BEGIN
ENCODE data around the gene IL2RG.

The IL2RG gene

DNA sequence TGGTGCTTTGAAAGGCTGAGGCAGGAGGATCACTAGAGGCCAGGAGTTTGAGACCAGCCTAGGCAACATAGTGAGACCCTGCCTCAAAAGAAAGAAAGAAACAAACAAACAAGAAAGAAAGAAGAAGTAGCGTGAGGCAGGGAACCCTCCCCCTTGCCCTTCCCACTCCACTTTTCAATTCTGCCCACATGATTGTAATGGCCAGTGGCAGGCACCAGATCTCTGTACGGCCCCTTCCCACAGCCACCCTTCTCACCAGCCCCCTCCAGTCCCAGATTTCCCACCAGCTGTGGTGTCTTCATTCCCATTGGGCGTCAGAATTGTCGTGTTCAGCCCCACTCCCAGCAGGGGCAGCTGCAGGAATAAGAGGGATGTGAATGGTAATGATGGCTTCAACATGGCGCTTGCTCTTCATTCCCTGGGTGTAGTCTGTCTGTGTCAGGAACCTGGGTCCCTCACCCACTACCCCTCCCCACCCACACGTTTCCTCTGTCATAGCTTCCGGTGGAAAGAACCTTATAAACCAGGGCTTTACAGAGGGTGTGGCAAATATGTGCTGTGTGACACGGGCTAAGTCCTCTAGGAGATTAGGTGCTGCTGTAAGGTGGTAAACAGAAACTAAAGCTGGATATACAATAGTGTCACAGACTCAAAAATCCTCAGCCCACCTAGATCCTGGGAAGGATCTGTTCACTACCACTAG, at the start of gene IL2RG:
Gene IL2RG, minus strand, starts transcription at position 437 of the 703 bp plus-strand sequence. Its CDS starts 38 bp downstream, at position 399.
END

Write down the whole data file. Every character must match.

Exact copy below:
ENCODE data around the gene IL2RG.

The IL2RG gene

DNA sequence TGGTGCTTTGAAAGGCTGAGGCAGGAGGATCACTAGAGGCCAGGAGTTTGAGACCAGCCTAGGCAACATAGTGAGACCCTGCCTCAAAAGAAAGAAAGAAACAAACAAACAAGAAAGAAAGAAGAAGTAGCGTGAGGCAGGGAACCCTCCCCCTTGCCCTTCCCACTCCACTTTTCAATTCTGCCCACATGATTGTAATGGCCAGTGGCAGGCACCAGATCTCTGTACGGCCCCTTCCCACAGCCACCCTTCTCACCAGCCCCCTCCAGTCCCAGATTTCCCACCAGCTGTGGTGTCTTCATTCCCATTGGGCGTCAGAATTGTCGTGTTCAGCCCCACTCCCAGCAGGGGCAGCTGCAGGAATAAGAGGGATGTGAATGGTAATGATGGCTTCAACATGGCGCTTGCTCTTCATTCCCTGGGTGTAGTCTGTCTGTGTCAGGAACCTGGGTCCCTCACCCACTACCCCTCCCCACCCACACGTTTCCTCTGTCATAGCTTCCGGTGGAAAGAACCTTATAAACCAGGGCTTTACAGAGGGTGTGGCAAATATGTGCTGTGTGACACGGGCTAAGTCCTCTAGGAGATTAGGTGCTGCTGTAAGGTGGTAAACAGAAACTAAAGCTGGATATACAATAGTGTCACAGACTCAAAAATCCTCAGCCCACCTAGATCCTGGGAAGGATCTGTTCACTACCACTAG, at the start of gene IL2RG:
Gene IL2RG, minus strand, starts transcription at position 437 of the 703 bp plus-strand sequence. Its CDS starts 38 bp downstream, at position 399.